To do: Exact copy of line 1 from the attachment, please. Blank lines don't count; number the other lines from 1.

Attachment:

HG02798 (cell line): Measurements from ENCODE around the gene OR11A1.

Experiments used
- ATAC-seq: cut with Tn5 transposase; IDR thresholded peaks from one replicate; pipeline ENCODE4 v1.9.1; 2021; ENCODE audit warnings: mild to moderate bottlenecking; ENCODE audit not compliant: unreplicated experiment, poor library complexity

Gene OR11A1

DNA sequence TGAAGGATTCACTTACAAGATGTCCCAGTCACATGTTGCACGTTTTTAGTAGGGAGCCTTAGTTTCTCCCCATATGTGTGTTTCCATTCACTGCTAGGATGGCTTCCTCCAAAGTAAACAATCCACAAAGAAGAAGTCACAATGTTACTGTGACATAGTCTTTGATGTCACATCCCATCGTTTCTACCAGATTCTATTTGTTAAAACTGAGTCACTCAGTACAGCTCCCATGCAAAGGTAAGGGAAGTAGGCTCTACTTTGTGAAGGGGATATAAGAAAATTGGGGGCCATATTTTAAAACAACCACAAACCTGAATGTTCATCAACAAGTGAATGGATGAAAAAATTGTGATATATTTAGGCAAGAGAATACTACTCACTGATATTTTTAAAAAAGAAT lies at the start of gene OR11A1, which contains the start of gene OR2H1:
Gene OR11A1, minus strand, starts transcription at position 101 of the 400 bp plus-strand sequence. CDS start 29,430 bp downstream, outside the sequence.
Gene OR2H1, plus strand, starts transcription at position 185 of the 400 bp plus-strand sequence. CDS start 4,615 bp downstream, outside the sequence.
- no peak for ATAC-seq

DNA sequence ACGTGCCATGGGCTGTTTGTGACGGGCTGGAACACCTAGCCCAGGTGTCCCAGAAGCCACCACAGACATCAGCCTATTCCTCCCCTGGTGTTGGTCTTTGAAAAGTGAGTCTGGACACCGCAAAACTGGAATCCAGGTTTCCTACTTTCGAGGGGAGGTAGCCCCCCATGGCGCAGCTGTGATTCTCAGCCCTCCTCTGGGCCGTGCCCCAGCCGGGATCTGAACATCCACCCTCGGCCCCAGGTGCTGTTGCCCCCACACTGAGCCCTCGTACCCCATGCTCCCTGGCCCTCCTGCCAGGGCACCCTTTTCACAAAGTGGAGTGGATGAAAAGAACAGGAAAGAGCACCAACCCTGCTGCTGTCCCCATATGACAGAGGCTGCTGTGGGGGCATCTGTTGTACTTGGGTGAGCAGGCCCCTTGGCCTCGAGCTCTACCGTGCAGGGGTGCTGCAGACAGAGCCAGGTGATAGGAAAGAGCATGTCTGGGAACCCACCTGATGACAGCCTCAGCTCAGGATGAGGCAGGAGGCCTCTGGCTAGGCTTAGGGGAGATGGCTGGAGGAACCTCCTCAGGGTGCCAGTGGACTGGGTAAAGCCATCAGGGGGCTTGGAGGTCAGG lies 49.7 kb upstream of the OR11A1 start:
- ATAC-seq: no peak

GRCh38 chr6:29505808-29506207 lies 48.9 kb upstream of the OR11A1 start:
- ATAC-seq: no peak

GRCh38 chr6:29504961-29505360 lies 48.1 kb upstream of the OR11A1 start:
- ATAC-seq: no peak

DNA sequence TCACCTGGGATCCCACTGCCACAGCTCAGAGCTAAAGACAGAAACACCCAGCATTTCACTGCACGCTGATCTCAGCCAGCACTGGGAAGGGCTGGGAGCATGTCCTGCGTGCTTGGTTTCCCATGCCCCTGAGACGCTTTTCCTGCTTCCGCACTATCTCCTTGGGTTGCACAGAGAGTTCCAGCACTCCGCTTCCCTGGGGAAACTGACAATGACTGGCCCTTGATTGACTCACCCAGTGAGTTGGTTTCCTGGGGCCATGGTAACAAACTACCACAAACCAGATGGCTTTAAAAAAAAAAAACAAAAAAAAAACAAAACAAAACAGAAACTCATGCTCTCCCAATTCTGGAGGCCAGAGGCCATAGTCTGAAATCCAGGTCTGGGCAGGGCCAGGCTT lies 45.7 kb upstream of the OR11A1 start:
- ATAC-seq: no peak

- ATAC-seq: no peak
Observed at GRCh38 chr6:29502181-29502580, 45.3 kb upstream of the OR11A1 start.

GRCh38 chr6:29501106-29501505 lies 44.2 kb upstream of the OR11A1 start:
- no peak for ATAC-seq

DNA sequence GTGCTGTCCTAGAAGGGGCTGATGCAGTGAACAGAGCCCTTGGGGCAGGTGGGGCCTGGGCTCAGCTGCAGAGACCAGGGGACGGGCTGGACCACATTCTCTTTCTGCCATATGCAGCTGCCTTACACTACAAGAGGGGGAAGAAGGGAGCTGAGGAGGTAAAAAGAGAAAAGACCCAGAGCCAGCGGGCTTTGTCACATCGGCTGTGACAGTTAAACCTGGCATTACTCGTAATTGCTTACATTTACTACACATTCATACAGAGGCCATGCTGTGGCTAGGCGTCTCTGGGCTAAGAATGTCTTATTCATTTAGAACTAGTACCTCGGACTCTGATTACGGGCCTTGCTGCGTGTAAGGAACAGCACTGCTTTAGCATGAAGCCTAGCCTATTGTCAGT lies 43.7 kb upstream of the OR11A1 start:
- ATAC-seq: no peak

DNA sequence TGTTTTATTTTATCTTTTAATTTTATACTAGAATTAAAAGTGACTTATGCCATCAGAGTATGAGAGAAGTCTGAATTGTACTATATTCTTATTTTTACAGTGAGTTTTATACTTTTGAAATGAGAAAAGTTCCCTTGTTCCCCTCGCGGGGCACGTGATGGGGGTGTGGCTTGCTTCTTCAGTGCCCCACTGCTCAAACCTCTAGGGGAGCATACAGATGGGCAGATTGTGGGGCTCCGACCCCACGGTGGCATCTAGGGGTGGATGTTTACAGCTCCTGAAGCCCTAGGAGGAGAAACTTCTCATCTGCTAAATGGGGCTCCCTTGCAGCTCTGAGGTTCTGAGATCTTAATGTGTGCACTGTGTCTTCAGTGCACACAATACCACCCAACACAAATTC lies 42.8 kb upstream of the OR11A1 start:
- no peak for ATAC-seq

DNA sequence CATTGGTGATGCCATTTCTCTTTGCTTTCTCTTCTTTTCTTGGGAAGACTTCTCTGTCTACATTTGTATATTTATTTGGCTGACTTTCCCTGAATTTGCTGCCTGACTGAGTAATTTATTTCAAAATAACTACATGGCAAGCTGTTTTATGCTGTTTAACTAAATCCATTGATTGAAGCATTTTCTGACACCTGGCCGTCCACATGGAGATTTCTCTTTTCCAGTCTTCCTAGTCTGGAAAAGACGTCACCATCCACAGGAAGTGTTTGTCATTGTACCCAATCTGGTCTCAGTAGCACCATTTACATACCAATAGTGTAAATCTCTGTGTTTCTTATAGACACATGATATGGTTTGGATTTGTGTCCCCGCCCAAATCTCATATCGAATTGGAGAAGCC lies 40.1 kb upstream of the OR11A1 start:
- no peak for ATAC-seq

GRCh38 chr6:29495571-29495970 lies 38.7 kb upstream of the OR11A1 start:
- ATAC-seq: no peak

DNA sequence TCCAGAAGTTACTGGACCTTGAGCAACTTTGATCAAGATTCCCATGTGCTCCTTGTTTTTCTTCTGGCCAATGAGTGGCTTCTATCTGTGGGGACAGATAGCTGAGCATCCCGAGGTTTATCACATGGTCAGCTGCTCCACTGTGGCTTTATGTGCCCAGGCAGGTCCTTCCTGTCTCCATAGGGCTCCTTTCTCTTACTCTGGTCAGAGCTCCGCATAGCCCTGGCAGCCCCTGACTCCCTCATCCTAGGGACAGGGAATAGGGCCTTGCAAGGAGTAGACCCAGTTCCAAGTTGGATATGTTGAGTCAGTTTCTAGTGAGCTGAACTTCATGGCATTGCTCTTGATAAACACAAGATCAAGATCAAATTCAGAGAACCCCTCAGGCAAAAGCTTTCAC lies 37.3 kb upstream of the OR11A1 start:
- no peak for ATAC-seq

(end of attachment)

HG02798 (cell line): Measurements from ENCODE around the gene OR11A1.